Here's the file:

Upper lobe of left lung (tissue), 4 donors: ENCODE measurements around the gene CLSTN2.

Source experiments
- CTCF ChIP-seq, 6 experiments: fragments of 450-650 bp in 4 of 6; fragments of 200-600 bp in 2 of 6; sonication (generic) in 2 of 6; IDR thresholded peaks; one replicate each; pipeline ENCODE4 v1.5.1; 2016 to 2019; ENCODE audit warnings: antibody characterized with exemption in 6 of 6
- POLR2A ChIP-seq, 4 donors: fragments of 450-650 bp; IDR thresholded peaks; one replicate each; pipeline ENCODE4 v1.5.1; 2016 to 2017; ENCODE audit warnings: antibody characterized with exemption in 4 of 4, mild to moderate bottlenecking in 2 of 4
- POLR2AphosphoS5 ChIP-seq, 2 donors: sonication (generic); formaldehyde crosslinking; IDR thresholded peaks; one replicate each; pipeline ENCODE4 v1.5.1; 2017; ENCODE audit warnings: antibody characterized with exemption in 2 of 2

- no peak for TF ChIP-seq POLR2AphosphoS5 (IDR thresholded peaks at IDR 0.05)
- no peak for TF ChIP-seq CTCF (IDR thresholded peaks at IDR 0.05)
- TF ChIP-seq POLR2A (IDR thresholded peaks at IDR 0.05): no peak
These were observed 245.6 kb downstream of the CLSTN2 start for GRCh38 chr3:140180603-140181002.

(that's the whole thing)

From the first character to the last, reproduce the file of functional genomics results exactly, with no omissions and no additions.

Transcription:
Upper lobe of left lung (tissue), 4 donors: ENCODE measurements around the gene CLSTN2.

Source experiments
- CTCF ChIP-seq, 6 experiments: fragments of 450-650 bp in 4 of 6; fragments of 200-600 bp in 2 of 6; sonication (generic) in 2 of 6; IDR thresholded peaks; one replicate each; pipeline ENCODE4 v1.5.1; 2016 to 2019; ENCODE audit warnings: antibody characterized with exemption in 6 of 6
- POLR2A ChIP-seq, 4 donors: fragments of 450-650 bp; IDR thresholded peaks; one replicate each; pipeline ENCODE4 v1.5.1; 2016 to 2017; ENCODE audit warnings: antibody characterized with exemption in 4 of 4, mild to moderate bottlenecking in 2 of 4
- POLR2AphosphoS5 ChIP-seq, 2 donors: sonication (generic); formaldehyde crosslinking; IDR thresholded peaks; one replicate each; pipeline ENCODE4 v1.5.1; 2017; ENCODE audit warnings: antibody characterized with exemption in 2 of 2

- no peak for TF ChIP-seq POLR2AphosphoS5 (IDR thresholded peaks at IDR 0.05)
- no peak for TF ChIP-seq CTCF (IDR thresholded peaks at IDR 0.05)
- TF ChIP-seq POLR2A (IDR thresholded peaks at IDR 0.05): no peak
These were observed 245.6 kb downstream of the CLSTN2 start for GRCh38 chr3:140180603-140181002.